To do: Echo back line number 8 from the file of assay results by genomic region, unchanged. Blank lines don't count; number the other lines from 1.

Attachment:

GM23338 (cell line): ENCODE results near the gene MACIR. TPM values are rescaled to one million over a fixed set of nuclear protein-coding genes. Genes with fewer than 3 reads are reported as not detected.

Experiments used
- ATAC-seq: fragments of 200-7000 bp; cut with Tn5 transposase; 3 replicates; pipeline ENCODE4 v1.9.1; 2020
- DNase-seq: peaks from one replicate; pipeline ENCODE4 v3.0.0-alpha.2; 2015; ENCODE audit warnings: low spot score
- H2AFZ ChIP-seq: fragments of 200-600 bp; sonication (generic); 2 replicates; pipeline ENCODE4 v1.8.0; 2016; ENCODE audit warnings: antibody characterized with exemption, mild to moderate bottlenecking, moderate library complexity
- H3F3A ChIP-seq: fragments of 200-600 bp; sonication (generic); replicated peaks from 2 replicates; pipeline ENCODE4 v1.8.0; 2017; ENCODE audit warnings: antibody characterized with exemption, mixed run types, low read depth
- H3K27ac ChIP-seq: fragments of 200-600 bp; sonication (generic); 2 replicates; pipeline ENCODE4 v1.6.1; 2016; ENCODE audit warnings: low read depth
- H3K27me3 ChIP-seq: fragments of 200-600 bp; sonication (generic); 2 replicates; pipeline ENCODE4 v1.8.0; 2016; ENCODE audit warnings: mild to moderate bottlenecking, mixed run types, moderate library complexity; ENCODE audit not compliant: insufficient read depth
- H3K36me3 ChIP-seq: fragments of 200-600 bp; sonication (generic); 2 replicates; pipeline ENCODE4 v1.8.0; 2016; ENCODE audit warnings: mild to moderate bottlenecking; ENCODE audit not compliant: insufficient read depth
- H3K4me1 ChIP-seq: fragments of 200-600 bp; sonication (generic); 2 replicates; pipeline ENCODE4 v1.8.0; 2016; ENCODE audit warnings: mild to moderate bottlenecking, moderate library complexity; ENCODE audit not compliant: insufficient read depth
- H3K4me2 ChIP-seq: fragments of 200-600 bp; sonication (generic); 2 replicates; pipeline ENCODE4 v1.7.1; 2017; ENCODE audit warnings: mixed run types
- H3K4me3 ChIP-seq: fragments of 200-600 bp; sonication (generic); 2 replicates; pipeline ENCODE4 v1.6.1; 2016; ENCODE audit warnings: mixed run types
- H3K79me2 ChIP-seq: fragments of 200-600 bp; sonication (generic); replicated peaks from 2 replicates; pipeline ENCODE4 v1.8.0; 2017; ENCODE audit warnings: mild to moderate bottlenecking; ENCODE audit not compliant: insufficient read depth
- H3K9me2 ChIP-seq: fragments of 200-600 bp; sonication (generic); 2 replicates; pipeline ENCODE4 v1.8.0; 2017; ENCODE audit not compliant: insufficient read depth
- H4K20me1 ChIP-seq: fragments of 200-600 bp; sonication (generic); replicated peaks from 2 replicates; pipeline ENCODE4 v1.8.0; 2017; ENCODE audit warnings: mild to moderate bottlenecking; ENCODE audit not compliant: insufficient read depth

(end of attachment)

- H3K27me3 ChIP-seq: fragments of 200-600 bp; sonication (generic); 2 replicates; pipeline ENCODE4 v1.8.0; 2016; ENCODE audit warnings: mild to moderate bottlenecking, mixed run types, moderate library complexity; ENCODE audit not compliant: insufficient read depth